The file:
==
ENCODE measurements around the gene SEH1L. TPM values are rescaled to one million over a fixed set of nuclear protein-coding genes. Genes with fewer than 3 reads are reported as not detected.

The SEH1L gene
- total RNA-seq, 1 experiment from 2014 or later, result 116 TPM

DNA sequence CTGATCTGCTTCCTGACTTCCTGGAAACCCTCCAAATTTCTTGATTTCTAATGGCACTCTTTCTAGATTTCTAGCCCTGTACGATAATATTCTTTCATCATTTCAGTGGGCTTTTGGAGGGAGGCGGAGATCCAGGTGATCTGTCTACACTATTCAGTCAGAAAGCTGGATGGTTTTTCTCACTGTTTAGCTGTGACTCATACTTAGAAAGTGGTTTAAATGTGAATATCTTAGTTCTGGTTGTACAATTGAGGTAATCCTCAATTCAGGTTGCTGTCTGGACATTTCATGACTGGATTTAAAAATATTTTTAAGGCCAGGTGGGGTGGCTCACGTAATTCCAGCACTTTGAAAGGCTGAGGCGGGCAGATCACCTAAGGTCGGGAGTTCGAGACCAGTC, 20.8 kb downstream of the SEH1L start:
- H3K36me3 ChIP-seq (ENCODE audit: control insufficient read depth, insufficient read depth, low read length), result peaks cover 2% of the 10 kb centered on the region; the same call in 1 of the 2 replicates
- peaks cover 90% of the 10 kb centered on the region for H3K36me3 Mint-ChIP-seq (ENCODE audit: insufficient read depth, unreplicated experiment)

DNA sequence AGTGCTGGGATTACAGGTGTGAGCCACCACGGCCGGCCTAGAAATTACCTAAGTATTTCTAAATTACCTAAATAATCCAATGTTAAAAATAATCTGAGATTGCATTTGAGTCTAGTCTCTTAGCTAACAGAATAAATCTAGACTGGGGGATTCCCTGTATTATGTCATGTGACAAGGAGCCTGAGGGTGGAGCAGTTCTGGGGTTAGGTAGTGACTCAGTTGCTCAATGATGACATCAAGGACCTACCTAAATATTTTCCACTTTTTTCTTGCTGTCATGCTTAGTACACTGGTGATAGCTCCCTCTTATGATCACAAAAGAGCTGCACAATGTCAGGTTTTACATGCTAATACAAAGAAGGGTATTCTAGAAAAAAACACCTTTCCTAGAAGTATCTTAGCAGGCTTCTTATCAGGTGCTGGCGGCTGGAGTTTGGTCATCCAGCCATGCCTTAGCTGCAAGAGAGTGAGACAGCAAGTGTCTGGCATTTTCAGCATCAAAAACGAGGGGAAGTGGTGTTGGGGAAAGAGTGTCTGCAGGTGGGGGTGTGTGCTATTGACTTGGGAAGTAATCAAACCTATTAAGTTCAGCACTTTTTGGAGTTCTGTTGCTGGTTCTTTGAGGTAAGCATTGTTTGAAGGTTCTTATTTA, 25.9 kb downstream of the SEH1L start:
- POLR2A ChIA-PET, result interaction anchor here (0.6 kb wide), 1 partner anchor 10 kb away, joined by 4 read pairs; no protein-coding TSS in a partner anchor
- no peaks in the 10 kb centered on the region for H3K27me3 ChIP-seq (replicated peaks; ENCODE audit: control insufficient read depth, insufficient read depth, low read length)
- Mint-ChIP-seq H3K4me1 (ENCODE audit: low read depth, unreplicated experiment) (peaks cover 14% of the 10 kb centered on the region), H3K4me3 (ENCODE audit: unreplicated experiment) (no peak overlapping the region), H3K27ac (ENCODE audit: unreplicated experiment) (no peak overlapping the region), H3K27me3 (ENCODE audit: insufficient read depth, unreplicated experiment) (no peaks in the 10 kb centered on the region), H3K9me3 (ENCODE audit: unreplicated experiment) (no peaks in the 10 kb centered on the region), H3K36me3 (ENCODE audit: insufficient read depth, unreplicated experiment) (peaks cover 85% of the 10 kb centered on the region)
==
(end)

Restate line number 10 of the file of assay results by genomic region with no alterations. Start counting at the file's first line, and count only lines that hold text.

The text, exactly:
- Mint-ChIP-seq H3K4me1 (ENCODE audit: low read depth, unreplicated experiment) (peaks cover 14% of the 10 kb centered on the region), H3K4me3 (ENCODE audit: unreplicated experiment) (no peak overlapping the region), H3K27ac (ENCODE audit: unreplicated experiment) (no peak overlapping the region), H3K27me3 (ENCODE audit: insufficient read depth, unreplicated experiment) (no peaks in the 10 kb centered on the region), H3K9me3 (ENCODE audit: unreplicated experiment) (no peaks in the 10 kb centered on the region), H3K36me3 (ENCODE audit: insufficient read depth, unreplicated experiment) (peaks cover 85% of the 10 kb centered on the region)